A three phase system with a common connection is normally drawn and is known as a “star” or “star” connection .
The common point is called the neutral point. This point is often grounded at the source for safety reasons. In practice, the loads are not perfectly balanced and a fourth “neutral” wire is used to carry the resulting current.
The neutral conductor can be considerably smaller than the three main conductors , if permitted by local codes and standards.
The three single phase power supplies discussed previously could also be connected in series. The sum of the three voltages out of phase by 120 ° at any time is equal to zero. If the sum is zero, then both ends are at the same potential and can be joined .
The connection is generally drawn and is known as a delta connection after the shape of the Greek letter delta , Δ .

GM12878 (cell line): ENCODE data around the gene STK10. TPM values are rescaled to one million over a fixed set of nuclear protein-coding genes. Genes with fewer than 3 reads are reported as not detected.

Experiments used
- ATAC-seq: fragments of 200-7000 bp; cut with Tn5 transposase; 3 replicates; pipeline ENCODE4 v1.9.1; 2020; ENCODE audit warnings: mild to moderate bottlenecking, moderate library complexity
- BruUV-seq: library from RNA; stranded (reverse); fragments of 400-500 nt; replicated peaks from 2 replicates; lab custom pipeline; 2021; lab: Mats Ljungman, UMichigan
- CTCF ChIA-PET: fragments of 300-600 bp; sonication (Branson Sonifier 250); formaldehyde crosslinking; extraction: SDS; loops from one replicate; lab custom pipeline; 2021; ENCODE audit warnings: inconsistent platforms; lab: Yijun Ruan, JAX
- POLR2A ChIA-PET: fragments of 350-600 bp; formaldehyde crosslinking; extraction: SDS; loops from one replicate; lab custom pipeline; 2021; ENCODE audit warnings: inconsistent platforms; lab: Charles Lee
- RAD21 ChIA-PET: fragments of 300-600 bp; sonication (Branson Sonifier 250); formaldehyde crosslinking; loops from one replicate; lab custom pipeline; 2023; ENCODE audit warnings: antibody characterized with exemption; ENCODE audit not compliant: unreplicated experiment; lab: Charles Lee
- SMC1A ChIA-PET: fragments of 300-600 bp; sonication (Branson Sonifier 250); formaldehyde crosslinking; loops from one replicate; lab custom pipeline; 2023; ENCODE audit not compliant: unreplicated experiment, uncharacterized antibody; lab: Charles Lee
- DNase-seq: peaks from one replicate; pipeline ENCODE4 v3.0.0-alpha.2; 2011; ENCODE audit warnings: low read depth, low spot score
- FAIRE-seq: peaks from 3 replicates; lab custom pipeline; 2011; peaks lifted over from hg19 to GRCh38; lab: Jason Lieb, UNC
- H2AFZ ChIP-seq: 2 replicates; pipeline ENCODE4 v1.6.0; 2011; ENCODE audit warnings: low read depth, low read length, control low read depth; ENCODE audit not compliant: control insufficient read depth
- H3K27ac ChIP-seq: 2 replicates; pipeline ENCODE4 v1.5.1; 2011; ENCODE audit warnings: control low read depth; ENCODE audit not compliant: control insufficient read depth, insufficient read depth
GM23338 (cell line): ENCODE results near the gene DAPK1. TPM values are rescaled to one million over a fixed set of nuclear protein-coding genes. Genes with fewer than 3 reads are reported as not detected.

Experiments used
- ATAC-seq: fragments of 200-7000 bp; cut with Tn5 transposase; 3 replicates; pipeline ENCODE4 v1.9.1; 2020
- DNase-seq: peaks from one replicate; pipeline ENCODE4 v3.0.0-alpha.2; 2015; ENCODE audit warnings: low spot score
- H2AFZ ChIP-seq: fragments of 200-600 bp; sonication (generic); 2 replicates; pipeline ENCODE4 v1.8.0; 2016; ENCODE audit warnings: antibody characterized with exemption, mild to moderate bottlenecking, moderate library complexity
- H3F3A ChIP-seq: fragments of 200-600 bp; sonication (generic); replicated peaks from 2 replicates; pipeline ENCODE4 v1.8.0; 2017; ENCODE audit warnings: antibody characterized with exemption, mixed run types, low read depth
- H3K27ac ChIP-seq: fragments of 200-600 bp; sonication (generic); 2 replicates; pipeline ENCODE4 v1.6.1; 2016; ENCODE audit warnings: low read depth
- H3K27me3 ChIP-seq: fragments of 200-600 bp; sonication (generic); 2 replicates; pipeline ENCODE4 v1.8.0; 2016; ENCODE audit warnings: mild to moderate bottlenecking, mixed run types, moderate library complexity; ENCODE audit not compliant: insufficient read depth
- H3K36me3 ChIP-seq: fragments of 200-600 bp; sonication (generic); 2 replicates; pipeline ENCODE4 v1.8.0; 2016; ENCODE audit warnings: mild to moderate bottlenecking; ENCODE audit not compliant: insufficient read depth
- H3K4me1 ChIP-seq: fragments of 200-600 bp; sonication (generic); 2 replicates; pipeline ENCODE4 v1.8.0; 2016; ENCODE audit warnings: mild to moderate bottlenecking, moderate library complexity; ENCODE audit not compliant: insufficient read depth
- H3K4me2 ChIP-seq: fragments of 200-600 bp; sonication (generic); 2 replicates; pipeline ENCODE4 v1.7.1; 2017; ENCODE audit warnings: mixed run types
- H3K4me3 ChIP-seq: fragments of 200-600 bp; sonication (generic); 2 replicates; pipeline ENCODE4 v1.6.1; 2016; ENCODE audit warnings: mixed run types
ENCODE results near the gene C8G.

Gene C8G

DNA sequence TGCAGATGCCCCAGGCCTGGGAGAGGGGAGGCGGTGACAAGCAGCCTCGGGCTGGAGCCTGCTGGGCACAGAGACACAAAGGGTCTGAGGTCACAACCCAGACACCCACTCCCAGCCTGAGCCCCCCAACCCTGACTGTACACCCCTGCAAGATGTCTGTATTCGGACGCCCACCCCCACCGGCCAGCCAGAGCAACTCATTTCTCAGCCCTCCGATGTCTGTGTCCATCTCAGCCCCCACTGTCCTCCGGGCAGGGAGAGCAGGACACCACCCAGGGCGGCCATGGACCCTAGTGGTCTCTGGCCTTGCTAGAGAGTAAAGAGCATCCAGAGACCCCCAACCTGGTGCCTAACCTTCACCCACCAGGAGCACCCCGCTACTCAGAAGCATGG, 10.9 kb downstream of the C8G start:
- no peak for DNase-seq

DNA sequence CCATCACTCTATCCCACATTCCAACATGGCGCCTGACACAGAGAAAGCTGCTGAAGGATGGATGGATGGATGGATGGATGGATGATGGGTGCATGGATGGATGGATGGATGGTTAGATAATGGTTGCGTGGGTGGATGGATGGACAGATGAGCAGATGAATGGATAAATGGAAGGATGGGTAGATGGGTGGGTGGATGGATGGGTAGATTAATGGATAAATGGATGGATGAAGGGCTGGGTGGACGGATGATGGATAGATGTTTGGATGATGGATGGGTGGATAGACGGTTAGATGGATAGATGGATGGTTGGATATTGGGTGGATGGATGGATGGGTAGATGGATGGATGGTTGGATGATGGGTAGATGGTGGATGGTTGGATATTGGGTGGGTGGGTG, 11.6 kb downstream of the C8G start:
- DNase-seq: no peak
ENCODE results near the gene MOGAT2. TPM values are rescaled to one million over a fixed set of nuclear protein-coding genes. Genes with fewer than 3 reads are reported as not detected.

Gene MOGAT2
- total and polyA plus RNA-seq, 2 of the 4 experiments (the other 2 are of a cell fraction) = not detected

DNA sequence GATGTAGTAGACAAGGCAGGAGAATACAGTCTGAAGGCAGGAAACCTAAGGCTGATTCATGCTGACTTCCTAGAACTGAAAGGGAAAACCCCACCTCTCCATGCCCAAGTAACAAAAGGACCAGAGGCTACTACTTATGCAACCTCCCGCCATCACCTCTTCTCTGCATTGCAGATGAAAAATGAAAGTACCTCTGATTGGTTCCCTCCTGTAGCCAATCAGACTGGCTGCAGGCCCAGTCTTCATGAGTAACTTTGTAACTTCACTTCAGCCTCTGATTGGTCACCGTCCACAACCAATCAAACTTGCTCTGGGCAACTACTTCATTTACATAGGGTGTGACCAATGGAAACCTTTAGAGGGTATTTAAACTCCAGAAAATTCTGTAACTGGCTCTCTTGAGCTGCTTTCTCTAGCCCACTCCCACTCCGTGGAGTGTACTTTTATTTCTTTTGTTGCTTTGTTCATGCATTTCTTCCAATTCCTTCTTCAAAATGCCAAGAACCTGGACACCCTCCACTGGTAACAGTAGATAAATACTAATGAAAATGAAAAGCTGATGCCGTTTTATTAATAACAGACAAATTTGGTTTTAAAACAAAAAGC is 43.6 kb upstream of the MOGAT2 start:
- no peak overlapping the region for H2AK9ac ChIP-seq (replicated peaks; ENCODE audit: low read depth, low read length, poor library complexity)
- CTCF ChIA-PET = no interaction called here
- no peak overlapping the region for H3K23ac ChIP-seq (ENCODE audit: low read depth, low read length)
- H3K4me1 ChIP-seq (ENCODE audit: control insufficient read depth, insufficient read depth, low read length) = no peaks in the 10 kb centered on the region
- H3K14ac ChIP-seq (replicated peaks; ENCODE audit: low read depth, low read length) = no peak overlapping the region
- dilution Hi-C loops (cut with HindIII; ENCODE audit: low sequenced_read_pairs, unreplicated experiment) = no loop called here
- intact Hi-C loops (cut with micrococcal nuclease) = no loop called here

Wye and Delta comparison
The Wye configuration is used to distribute electricity to everyday single phase appliances found in the home and office. Single-phase loads are connected to a branch of the triangle between the line and the neutral. The total load of each phase is distributed as much as possible to present a balanced load to the primary three-phase supply.
The star configuration can also provide one or more three-phase current for higher loads at higher voltage. Single phase voltages are phase to neutral voltages. A higher phase-to-phase voltage is also available, as indicated by the black vector in Figure 8.
The delta configuration is most often used to supply higher power three phase industrial loads . However, different voltage combinations can be obtained from a three-phase delta power supply, by making connections or “taps” along the windings of the power transformers.
In the United States, for example, a 240V delta system may have a split-phase or center tap winding to provide two 120V supplies (Figure 9).
The center plug may be earthed to the transformer for safety reasons. 208V is also available between the center plug and the third “high leg” of the delta connection.